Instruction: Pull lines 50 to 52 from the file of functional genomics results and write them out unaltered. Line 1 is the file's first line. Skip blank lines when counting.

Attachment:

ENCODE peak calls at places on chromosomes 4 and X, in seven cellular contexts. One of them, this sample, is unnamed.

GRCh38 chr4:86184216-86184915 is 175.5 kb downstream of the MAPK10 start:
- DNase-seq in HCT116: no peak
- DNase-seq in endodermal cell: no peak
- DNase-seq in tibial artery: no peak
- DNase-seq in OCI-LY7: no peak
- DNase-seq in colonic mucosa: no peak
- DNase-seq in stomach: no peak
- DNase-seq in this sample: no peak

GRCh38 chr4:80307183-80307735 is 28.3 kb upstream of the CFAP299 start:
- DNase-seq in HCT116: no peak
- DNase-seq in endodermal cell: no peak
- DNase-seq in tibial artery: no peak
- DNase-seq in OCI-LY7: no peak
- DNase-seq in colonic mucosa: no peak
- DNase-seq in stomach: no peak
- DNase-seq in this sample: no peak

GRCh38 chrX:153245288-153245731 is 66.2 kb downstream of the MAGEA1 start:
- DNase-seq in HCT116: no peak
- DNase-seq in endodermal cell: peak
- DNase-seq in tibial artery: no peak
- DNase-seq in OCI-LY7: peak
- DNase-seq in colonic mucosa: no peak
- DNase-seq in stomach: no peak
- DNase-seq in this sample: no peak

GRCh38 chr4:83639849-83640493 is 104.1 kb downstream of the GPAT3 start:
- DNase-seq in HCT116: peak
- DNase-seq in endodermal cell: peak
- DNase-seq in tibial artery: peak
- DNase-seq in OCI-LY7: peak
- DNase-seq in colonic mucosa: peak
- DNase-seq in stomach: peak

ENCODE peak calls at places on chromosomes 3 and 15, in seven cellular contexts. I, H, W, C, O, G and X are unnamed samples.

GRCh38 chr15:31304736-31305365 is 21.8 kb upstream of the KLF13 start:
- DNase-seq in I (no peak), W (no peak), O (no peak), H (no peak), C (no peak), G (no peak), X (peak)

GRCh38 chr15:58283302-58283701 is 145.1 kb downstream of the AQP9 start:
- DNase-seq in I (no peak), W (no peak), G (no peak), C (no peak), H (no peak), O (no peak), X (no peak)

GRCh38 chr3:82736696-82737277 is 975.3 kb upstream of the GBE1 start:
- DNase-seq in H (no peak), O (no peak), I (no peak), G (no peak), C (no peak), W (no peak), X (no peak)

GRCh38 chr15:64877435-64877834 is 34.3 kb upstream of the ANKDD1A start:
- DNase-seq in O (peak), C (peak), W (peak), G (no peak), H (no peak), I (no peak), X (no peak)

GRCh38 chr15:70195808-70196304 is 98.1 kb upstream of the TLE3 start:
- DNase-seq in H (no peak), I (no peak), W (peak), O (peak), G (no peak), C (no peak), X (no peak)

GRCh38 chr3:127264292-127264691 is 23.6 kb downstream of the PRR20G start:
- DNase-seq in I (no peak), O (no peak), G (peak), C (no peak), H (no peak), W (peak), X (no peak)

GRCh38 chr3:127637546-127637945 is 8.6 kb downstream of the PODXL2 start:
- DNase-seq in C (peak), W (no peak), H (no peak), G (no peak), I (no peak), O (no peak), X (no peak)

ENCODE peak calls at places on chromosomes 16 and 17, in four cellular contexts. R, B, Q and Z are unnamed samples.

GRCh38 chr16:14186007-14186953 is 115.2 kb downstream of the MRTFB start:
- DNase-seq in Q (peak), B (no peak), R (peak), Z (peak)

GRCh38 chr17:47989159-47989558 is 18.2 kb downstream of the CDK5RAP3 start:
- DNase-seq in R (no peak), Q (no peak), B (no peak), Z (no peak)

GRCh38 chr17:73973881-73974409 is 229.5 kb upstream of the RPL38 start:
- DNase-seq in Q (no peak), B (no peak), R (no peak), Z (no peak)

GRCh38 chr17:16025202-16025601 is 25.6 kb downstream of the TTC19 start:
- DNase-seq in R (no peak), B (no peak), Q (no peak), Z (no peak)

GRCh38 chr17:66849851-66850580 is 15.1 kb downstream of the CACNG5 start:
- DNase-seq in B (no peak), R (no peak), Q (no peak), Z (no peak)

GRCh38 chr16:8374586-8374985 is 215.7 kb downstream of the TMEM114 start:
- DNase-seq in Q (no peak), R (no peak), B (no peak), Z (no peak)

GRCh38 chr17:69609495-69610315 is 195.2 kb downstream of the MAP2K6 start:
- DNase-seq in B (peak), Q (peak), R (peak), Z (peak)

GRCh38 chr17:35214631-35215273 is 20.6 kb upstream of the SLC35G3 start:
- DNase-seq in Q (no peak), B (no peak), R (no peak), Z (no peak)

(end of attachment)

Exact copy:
- DNase-seq in Q (peak), B (no peak), R (peak), Z (peak)

GRCh38 chr17:47989159-47989558 is 18.2 kb downstream of the CDK5RAP3 start:
- DNase-seq in R (no peak), Q (no peak), B (no peak), Z (no peak)